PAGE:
Closing the Clean Water Gap

Tackling the Biggest Threat to a Clean Charles River

An evening along the Charles is not as idyllic as it seems. For decades, the river’s biggest polluters haven’t had to clean up their dirty runoff, putting the river at risk. Photo: Paolo Braiuca CC by 2.0

By Laurie O'Reilly

Take a stroll along the Charles River on a nice weekend, and you’ll see why it’s considered one of the busiest watersheds in the country. Even at the height of the COVID-19 pandemic, joggers and walkers still threaded its shoreline paths; canoes, kayaks, and sculls plied its waters; and sailboats drifted along its currents.

But this scene is not as idyllic as it seems. Far too often these days, beautiful afternoons by the water are marred by toxic blue-green algae outbreaks. Those outbreaks don’t just smell and look bad – they can harm our health and that of our children, pets, and the fish, plants, and other aquatic life that call the Charles home.

It wasn’t so long ago that the Charles was one of the dirtiest rivers in the country. Today, thanks to CLF, the Charles River Watershed Association (CRWA), and other advocates, the Bay State’s iconic river is on the mend. But despite these decades-long clean-up efforts, we still have far to go before we can declare the Charles truly healthy.

The biggest issue facing the river today – and the underlying cause of those toxic algae outbreaks – is phosphorus pollution from stormwater runoff.

Along the river’s 80-mile course from Hopkinton to Boston Harbor are thousands of acres of strip malls, office parks, and other commercial development, along with their flat roofs and huge parking lots. “We continue to develop along the Charles and not require these developments to manage their stormwater pollution on-site,” says Heather Miller, general counsel and policy director for CRWA. “As a result, blue-green algae, which occur naturally, are growing into harmful blooms and, along with invasive species, have become unmanageable.”

Back when the Charles flowed through a largely natural landscape, rainwater was absorbed by the ground. The ground acted as a natural filter for pollutants before the water eventually drained into the river. Today, stormwater gushes off those acres of roads, sidewalks, parking lots, and roofs, picking up trash, chemicals, gasoline, fertilizer, and other harmful pollutants along the way. The result: a contaminated soup of dirty water draining into the Charles, Boston Harbor, and other rivers, lakes, and streams across New England.

A major ingredient in that soup is phosphorus, which feeds blue-green algae and causes the harmful outbreaks. Excess phosphorus also fertilizes harmful invasive species such as water chestnut and milfoil, which crowd out native plants and damage the ecosystem. Last summer, says Miller, “we saw a bloom in the lower [Charles River] basin that lasted from June to the end of the year. If we don’t get a handle on the stormwater pollution, these issues are only going to get worse.”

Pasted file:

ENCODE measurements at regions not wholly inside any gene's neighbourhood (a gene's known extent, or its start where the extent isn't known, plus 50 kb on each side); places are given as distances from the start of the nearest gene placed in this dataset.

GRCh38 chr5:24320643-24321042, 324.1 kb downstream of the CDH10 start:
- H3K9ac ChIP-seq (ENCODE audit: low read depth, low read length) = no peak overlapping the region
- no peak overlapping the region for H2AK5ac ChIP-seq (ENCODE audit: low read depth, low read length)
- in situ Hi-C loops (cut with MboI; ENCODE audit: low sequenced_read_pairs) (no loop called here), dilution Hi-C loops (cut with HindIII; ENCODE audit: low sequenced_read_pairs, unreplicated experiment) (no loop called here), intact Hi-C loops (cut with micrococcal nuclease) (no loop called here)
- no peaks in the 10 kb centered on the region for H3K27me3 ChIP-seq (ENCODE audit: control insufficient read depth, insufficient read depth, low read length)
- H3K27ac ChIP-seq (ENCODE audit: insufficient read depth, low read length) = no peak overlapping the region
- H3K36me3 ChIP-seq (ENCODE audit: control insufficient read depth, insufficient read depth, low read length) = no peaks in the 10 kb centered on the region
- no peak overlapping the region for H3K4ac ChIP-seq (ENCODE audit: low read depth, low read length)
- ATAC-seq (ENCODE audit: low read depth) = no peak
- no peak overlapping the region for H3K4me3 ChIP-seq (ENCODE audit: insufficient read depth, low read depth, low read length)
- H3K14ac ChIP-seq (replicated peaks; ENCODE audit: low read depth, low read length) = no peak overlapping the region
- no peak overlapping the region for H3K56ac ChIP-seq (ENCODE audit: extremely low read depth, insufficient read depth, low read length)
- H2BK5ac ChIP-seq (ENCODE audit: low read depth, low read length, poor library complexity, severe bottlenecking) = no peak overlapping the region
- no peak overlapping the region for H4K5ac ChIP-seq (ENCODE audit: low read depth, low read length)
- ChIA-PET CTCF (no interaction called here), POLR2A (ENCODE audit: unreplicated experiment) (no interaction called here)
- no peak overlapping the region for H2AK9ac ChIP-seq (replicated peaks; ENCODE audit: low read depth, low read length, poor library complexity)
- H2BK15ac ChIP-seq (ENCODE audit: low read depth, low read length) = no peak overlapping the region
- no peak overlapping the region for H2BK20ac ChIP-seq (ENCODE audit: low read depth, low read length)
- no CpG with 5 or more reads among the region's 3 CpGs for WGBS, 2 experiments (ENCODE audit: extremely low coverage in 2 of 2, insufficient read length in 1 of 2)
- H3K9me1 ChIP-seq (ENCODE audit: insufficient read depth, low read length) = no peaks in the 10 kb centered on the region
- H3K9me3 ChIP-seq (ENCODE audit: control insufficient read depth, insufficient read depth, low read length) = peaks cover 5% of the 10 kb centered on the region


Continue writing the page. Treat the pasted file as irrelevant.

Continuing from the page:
Stormwater pollution feeds toxic blue-green algae outbreaks that harm wildlife and degrade the health of the Charles. Photo: Charles River Watershed Association

Stormwater pollution is a preventable problem, however. With effective implementation of the Clean Water Act by the Environmental Protection Agency, this entire destructive cycle could have been halted years ago.

Properties such as commercial businesses, academic institutions, and high-density residential buildings contribute the greatest amount of phosphorus to the Charles River. But these property owners don’t have to take steps to reduce the polluted water flowing from their properties. Instead, it all gets dumped into municipal stormwater systems – leaving local governments on the hook for its costs.

“For decades, cities and towns have been footing most of the bill for stormwater pollution prevention,” says Heather Govern, CLF’s vice president for Clean Water. “It’s time the large commercial property owners and institutions that benefit from their location along the beautiful Charles be held accountable for the pollution they produce.”

It’s no mystery to the EPA which private property owners pollute the most (Harvard University and MIT, among them). The EPA has had both the legal authority and obligation to hold them accountable for decades, but they’ve failed to require them to obtain a permit that would cap the amount of polluted stormwater they could discharge.

All of that, however, is about to change.

Two years ago, CLF and CRWA petitioned the EPA to live up to its legal responsibility. Together, they called on the federal agency to control stormwater pollution from landowners with large amounts of paved surfaces and buildings.

As a result of that petition, the EPA is finally acting. The agency is now deciding the details of a permitting program that will reduce runoff from these polluters. CLF’s Govern is optimistic that by next spring, large property owners that have had a free pass to pollute for decades will be required to better control their dirty runoff – and with it, the phosphorus loads entering the river. “It is time they realize the true costs of combating stormwater pollution and share that burden with cities, towns, and taxpayers,” she says.

Govern believes this outcome won’t just be a success for the Charles. This stormwater permitting program for the Charles River watershed could set a trend for other watersheds in New England and nationwide, putting many more of our rivers, lakes, and streams on the path to being fishable and swimmable for all.